MASU’s winter carnival had students on their feet, from a frosty night of Swan Pond skating to dancing the night away on three tons of sand in the student centre.
The week was capped with a performance by Hey Rosetta in Jenning’s Meal Hall in front of a crowd of about 800 students. The concert was considered a great success.
This is the first in a series of three winter carnivals to be funded by a single referendum that was passed last year with its share of controversy involving MASU’s bylaws. After three years, any fee levied by MASU must be approved again by referendum to continue.
MASU Entertainment Director Justin McKiel and Deputy Entertainment Director Brandon Williams organized the majority of the week’s activities. They said they were pleased with turnout at their events and for the opportunity to branch out from activities that are traditionally their purview.
McKiel said that while his initial winter carnival budget of $12,000 provided by the levy was exceeded, it was worth it to get a well-known musical act such as Hey Rosetta. Ticket sales for the show brought in about another $4,000. MASU president Heather Webster said that if the carnival remained over-budget when the final numbers come in, the deficit would be covered by the surplus from MASU’s general operating budget.
McKiel said the $10,000 MASU paid for Hey Rosetta was a good deal, and only made possible because the show fit into their schedule.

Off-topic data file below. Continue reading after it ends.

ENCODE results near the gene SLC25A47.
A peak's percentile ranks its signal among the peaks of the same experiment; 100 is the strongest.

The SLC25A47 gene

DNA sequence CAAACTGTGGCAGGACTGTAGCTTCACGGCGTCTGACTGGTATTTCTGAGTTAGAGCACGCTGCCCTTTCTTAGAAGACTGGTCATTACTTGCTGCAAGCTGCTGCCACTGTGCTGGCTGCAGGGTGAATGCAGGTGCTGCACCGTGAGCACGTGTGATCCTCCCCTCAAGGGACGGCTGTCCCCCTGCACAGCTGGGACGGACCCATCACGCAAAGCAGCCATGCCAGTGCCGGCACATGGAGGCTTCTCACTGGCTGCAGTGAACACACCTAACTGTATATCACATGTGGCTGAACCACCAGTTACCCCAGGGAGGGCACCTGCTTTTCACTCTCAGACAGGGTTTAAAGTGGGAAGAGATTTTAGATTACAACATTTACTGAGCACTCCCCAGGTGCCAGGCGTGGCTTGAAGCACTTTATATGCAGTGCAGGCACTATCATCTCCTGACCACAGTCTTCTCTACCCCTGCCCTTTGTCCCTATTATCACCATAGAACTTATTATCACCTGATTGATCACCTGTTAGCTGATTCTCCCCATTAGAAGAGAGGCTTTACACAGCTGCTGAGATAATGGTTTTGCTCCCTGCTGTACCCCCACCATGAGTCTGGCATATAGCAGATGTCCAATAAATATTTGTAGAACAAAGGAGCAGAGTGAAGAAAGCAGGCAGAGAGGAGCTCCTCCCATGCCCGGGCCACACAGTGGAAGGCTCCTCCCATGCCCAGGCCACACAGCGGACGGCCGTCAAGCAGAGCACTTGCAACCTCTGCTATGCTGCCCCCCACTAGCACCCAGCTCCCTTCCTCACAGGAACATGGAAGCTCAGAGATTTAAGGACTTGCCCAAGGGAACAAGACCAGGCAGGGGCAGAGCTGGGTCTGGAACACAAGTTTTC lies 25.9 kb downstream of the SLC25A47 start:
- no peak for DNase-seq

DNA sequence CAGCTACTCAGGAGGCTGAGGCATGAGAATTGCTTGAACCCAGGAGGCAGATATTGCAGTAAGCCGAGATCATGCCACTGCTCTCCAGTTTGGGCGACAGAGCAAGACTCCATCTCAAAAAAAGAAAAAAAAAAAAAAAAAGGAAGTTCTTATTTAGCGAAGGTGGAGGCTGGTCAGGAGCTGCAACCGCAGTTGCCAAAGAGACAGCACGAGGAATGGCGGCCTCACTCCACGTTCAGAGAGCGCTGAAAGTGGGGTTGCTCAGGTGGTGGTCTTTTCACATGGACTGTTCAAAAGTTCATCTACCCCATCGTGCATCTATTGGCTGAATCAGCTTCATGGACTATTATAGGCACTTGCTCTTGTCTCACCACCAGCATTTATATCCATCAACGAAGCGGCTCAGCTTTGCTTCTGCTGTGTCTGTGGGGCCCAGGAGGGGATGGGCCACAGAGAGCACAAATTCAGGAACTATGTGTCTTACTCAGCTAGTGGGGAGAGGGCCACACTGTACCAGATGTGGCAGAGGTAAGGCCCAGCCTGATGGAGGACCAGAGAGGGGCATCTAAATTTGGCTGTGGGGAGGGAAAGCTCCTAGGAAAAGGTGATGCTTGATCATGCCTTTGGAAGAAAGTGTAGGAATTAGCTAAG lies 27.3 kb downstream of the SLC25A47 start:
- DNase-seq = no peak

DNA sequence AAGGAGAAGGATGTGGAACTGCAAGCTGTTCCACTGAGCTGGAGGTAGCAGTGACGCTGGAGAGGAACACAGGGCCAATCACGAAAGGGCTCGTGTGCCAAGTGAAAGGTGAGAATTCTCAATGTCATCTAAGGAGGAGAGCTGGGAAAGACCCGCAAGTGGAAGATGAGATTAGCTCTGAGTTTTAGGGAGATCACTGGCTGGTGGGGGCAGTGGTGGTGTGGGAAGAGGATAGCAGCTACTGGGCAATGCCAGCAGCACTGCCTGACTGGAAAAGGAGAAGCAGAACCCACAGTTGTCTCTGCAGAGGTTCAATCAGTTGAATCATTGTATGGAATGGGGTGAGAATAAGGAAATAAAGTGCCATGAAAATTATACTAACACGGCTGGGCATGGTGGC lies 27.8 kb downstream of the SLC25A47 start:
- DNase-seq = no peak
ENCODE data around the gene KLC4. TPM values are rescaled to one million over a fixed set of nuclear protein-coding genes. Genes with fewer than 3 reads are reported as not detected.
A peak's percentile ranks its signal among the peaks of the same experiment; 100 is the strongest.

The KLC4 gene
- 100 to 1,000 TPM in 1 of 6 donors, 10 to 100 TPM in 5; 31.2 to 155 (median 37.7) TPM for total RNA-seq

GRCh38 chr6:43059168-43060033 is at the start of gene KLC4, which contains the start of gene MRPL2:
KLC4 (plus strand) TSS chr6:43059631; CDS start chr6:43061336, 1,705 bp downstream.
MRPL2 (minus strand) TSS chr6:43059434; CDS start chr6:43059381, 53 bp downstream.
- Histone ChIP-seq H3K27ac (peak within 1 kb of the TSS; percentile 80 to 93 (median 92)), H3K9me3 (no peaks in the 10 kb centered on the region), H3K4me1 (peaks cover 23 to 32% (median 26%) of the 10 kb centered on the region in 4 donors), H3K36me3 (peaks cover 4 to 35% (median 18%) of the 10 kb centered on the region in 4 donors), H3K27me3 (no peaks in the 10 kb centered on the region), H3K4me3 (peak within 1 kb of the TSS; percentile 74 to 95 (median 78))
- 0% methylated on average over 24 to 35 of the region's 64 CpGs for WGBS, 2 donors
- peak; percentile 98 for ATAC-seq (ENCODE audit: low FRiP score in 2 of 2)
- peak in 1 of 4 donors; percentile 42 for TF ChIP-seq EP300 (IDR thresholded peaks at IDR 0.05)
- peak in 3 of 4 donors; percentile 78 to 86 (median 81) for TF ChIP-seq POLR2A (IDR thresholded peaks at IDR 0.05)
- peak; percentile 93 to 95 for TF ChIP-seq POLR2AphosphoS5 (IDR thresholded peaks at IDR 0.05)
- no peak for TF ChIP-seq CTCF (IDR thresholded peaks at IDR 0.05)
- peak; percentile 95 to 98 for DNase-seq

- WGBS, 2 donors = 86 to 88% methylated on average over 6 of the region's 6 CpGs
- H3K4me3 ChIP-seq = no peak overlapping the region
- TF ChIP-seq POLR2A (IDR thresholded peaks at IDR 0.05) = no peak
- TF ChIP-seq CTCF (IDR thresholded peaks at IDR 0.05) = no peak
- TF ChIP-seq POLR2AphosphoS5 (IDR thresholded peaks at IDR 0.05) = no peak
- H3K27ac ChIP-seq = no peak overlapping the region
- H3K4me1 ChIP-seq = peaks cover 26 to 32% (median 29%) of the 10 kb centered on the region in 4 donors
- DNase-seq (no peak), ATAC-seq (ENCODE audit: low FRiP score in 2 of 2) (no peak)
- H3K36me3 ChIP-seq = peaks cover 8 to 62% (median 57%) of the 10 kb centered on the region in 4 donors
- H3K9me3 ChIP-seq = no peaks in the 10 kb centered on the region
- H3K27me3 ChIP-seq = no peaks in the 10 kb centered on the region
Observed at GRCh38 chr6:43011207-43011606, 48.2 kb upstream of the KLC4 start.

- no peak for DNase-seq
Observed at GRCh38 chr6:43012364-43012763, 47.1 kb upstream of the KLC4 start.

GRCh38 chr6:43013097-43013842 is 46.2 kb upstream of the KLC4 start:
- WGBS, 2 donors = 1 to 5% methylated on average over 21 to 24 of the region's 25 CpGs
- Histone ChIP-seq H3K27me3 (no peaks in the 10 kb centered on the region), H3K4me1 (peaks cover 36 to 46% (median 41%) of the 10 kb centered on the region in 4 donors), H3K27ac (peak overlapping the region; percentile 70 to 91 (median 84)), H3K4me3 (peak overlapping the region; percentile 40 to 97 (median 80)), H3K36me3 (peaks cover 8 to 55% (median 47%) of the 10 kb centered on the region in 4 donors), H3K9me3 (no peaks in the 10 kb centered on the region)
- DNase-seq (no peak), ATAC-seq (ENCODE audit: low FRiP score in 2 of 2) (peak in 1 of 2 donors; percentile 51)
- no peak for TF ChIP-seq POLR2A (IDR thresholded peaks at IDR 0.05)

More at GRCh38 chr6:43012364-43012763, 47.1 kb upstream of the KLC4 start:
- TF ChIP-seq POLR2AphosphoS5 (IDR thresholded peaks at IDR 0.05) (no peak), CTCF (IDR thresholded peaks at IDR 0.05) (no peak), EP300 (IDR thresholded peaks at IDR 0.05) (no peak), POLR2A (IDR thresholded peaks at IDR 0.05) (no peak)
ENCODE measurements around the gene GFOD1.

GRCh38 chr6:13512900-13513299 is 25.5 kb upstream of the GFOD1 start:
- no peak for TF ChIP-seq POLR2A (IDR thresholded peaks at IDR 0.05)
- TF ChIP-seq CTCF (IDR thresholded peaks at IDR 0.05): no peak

“They had a show literally the day before and would be driving right through,” said McKiel.
“We had really high attendance at all of our events,” said Webster. “What was so great to see is that we attracted diverse groups of students to the events.”
The week began with a “mini-sticks” tournament, a miniaturized ball hockey tournament that saw participants lurch around Tweedie Hall on their knees, vying for Hey Rosetta tickets.
“[In] the mini-stick hockey tournament for example, we had a type of student that wouldn’t normally be engaged with the student union and come out to the usual entertainment events,” McKiel said.
“It was a great experience. Our team fought hard, came out on top, and have the knee scars to prove it,” said Sam Fellows, a third year psychology student whose team won the free tickets.
Another event included skating on swan pond with lights, music, and hot chocolate on Jan. 13. Despite the bitter cold – the night saw a temperature low of -24 Celsius – students enjoyed the chance to socialize and skate while Sinatra and other classics played over loudspeakers.
“I really enjoyed it, I thought it was a super fun thing to have, especially as someone who has missed skating so much,” said Jane Rouse, a second year commerce student.
“First Class Splash,” a collaboration with the Grad Class Executive, saw volunteers load three tons of sand onto a dancefloor in Gracie’s for the second year in the row. The dancefloor was packed, and The Pond was at capacity.
“I think that providing great entertainment to students is something unique to MASU,” said Webster. “There are unique events that we can throw that other groups on or off campus can’t.”